The Shan Hills (Burmese: ရှမ်းရိုးမ; Shan Yoma), also known as Shan Highland, is a vast mountainous zone that extends through Yunnan to Myanmar and Thailand. The whole region is made up of numerous mountain ranges separated mostly by narrow valleys as well as a few broader intermontane basins. The ranges in the area are aligned in such a way that they link to the foothills of the Himalayas further to the northwest.

Shan Hills
Landscape of Southern Shan State.jpg
View of the Shan Hills in southern Shan State
Highest point
PeakLoi Leng
Elevation2,673 m (8,770 ft)
Coordinates22°39′N 98°4′E / 22.650°N 98.067°E / 22.650; 98.067
Length560 km (350 mi) N/S
Width330 km (210 mi) E/W
Shan Hills-Southeast asia.jpg
Location of the Shan Hills
CountriesMyanmar and Thailand
RegionSoutheast Asia
Range coordinates21°30′N 98°00′E / 21.500°N 98.000°E / 21.500; 98.000Coordinates: 21°30′N 98°00′E / 21.500°N 98.000°E / 21.500; 98.000
Parent rangeIndo-Malayan System
Type of rockGranite and limestone
Deforested landscape in the Shan Hills near Kalaw during the dry season.
Anishakan waterfall near Pyin U Lwin.
March 2011 earthquake location

The highest point is Loi Leng, at 2,673 m elevation.[1] Other peaks are 2,565 m Mong Ling Shan,[2] 2,565 m Doi Inthanon and 2,563 m Loi Pangnao. All are ultra prominent peaks of Southeast Asia.[3]


The name of the massif or system of ranges, is derived from the Shan State and its peoples, said in its turn to be derived from the word "Siam",[4] that occupies most of the Shan Highland area.

Since it was relatively unexplored until recent times, the Shan mountainous region was referred to as the "Shan Plateau" in geographic works of the British colonial period,[5][6] a name that is still sometimes used.[7] However, since the whole area lacks the expanses of relatively flat high terrain which are the main characteristic of a plateau, this label is rather incongruous.[8]


Geologically in the Shan Hills and their southern subranges, layers of alluvium are superimposed on hard rock.[9] Karstic ranges are common, for large tracts of the hills are limestone. The Shan Hills are an important silver and ruby mining area.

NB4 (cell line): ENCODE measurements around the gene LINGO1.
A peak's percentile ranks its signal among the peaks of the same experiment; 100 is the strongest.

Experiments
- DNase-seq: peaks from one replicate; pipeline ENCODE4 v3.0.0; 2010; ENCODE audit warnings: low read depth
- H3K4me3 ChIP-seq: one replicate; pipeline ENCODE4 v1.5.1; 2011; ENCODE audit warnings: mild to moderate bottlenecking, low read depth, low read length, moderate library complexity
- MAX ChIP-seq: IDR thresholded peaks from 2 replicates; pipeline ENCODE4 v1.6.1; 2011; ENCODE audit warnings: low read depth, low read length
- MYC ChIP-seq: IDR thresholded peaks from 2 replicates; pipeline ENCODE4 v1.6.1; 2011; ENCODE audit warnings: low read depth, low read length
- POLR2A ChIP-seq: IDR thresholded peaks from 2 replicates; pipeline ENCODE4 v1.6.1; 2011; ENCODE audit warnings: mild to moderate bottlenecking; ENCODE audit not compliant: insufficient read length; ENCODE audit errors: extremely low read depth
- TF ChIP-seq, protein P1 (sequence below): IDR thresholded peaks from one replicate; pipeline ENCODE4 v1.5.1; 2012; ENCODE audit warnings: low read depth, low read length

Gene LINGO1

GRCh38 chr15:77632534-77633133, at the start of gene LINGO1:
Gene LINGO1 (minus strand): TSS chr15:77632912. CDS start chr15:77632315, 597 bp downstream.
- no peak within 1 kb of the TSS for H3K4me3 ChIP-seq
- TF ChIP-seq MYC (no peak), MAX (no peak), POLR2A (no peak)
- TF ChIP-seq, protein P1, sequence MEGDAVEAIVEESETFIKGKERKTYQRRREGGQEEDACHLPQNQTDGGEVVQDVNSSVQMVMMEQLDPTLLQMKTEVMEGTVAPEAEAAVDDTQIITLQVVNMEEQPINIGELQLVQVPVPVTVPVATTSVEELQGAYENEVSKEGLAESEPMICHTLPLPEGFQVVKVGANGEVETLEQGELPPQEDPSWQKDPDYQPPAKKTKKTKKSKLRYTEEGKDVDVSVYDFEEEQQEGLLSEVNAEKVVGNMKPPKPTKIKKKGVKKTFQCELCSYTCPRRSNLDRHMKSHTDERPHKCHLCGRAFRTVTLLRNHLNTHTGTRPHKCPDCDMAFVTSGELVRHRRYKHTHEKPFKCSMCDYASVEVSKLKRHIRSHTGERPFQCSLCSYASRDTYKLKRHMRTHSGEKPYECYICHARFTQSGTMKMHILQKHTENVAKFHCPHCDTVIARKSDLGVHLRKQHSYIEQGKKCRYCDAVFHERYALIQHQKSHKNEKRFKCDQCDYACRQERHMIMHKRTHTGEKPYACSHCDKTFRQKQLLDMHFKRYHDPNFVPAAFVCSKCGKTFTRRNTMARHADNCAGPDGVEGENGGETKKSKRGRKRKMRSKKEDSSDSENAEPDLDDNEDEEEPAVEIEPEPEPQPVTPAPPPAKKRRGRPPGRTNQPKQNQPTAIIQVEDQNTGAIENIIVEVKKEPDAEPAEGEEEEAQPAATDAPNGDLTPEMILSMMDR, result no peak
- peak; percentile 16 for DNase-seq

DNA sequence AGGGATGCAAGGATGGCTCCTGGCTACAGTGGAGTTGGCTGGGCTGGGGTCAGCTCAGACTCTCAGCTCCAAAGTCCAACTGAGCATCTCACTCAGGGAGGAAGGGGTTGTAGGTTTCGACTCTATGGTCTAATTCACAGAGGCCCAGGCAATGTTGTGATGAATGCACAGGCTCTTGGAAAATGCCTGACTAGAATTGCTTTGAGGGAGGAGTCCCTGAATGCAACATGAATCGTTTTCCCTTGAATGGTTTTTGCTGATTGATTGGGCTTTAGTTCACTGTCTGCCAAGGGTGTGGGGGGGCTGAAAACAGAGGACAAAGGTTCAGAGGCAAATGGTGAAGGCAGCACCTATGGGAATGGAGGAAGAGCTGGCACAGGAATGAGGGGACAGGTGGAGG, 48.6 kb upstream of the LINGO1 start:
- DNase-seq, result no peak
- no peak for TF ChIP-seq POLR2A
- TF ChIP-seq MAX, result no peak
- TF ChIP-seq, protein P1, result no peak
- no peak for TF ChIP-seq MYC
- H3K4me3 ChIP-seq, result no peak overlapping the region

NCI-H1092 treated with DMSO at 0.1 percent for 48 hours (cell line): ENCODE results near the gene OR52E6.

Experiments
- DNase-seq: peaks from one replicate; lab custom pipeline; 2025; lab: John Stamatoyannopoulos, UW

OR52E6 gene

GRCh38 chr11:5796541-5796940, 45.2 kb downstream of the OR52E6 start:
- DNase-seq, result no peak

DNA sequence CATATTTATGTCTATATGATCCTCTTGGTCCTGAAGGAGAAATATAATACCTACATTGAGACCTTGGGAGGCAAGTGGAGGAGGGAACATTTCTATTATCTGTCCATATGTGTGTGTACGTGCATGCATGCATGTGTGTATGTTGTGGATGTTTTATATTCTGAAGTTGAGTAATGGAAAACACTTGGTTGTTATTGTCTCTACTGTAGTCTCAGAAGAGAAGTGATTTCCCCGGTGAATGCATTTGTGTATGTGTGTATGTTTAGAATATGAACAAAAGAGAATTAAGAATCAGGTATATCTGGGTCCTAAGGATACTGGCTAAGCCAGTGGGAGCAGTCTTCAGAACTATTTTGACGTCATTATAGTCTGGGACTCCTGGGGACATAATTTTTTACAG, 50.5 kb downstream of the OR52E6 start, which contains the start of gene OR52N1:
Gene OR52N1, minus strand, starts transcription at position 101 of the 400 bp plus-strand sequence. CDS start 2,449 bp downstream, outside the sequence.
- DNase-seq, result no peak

The area of the Shan Highland is a combination of hill ranges, steep river valleys and a few elevated plains. The area is the primary source of Myanmar's sapphires, rubies and other gems, for which the country is known; it is also a principal source of lead, silver and zinc. The high plain averages about 1,000 metres (3,300 ft) in elevation, and is sparsely populated.[10]

The Shan Hills straddle central eastern Myanmar and northwestern Thailand. They rise steeply from Myanmar's central plain and stretch for hundreds of kilometres eastwards into Thailand's northwest. The surface of the system is cut across by steep river gorges, part of the drainage basins of the Chao Phraya, the Irrawaddy, the Sittaung and the Salween or Thanlwin River which cuts across the plateau in a north-south direction.[6]


  • Daen Lao Range. The Daen Lao Range (ทิวเขาแดนลาว) or 'Loi La Range' is in the southern and southeastern area of the Shan Hills. It separates the Salween watershed from the Mekong watershed. The Daen Lao Mountain Range begins at Chiang Saen in the east and Doi Chiang Dao (2,175 m) is one of its highest points. The Daen Lao subrange includes Doi Nang Non (The Sleeping Lady), a karstic formation at its southern end with waterfalls and caves.[11]
  • Karen Hills. The west end of the Shan Hills system is not clearly defined, with the Karen Hills in the southwestern area of the system beyond the Salween. Geographically the Karen Hills are the southwestern projection of the Shan Hills.[12] They are also referred to as "Kayah-Karen Mountains".[13]